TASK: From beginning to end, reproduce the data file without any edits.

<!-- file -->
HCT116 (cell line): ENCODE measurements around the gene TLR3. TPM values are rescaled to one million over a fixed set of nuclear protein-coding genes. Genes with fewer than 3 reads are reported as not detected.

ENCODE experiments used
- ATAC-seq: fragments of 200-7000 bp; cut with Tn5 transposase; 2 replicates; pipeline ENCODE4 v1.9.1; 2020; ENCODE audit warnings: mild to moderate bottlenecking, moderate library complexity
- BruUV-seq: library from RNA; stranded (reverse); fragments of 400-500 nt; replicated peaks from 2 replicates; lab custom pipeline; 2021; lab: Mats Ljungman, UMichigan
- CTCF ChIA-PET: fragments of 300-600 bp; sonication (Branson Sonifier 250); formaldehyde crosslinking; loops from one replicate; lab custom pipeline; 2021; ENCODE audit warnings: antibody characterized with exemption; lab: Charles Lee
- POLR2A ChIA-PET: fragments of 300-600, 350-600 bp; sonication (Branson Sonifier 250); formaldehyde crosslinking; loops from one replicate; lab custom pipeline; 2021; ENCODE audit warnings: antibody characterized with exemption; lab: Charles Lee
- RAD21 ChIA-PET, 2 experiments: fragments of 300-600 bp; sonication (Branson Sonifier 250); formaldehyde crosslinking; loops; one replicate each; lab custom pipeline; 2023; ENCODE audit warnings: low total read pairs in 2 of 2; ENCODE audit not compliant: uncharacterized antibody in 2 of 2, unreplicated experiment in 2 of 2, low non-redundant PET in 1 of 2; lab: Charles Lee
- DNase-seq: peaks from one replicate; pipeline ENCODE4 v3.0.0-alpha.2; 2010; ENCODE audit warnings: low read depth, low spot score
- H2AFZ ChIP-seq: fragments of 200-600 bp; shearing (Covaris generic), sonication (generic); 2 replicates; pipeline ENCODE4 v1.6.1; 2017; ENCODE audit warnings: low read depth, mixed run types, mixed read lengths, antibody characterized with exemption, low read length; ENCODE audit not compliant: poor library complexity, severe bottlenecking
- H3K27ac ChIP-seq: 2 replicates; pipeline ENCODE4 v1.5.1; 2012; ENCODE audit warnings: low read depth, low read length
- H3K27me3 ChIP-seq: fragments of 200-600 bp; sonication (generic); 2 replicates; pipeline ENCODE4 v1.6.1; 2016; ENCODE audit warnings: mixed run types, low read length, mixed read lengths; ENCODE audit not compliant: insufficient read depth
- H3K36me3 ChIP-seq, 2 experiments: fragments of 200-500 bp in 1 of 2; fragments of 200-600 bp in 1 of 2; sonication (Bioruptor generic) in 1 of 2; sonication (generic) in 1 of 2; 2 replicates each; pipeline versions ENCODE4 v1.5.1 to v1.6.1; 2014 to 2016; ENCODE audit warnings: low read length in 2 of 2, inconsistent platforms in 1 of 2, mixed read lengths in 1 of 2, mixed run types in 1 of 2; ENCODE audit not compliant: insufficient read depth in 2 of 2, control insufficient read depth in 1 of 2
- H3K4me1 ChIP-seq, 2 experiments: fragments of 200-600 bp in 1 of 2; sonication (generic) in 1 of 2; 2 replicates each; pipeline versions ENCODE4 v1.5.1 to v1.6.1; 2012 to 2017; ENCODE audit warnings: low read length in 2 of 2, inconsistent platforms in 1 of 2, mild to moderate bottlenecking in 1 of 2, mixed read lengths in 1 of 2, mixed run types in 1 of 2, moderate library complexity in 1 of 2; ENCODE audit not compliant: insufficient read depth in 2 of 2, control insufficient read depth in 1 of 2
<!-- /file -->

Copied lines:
HCT116 (cell line): ENCODE measurements around the gene TLR3. TPM values are rescaled to one million over a fixed set of nuclear protein-coding genes. Genes with fewer than 3 reads are reported as not detected.

ENCODE experiments used
- ATAC-seq: fragments of 200-7000 bp; cut with Tn5 transposase; 2 replicates; pipeline ENCODE4 v1.9.1; 2020; ENCODE audit warnings: mild to moderate bottlenecking, moderate library complexity
- BruUV-seq: library from RNA; stranded (reverse); fragments of 400-500 nt; replicated peaks from 2 replicates; lab custom pipeline; 2021; lab: Mats Ljungman, UMichigan
- CTCF ChIA-PET: fragments of 300-600 bp; sonication (Branson Sonifier 250); formaldehyde crosslinking; loops from one replicate; lab custom pipeline; 2021; ENCODE audit warnings: antibody characterized with exemption; lab: Charles Lee
- POLR2A ChIA-PET: fragments of 300-600, 350-600 bp; sonication (Branson Sonifier 250); formaldehyde crosslinking; loops from one replicate; lab custom pipeline; 2021; ENCODE audit warnings: antibody characterized with exemption; lab: Charles Lee
- RAD21 ChIA-PET, 2 experiments: fragments of 300-600 bp; sonication (Branson Sonifier 250); formaldehyde crosslinking; loops; one replicate each; lab custom pipeline; 2023; ENCODE audit warnings: low total read pairs in 2 of 2; ENCODE audit not compliant: uncharacterized antibody in 2 of 2, unreplicated experiment in 2 of 2, low non-redundant PET in 1 of 2; lab: Charles Lee
- DNase-seq: peaks from one replicate; pipeline ENCODE4 v3.0.0-alpha.2; 2010; ENCODE audit warnings: low read depth, low spot score
- H2AFZ ChIP-seq: fragments of 200-600 bp; shearing (Covaris generic), sonication (generic); 2 replicates; pipeline ENCODE4 v1.6.1; 2017; ENCODE audit warnings: low read depth, mixed run types, mixed read lengths, antibody characterized with exemption, low read length; ENCODE audit not compliant: poor library complexity, severe bottlenecking
- H3K27ac ChIP-seq: 2 replicates; pipeline ENCODE4 v1.5.1; 2012; ENCODE audit warnings: low read depth, low read length
- H3K27me3 ChIP-seq: fragments of 200-600 bp; sonication (generic); 2 replicates; pipeline ENCODE4 v1.6.1; 2016; ENCODE audit warnings: mixed run types, low read length, mixed read lengths; ENCODE audit not compliant: insufficient read depth
- H3K36me3 ChIP-seq, 2 experiments: fragments of 200-500 bp in 1 of 2; fragments of 200-600 bp in 1 of 2; sonication (Bioruptor generic) in 1 of 2; sonication (generic) in 1 of 2; 2 replicates each; pipeline versions ENCODE4 v1.5.1 to v1.6.1; 2014 to 2016; ENCODE audit warnings: low read length in 2 of 2, inconsistent platforms in 1 of 2, mixed read lengths in 1 of 2, mixed run types in 1 of 2; ENCODE audit not compliant: insufficient read depth in 2 of 2, control insufficient read depth in 1 of 2
- H3K4me1 ChIP-seq, 2 experiments: fragments of 200-600 bp in 1 of 2; sonication (generic) in 1 of 2; 2 replicates each; pipeline versions ENCODE4 v1.5.1 to v1.6.1; 2012 to 2017; ENCODE audit warnings: low read length in 2 of 2, inconsistent platforms in 1 of 2, mild to moderate bottlenecking in 1 of 2, mixed read lengths in 1 of 2, mixed run types in 1 of 2, moderate library complexity in 1 of 2; ENCODE audit not compliant: insufficient read depth in 2 of 2, control insufficient read depth in 1 of 2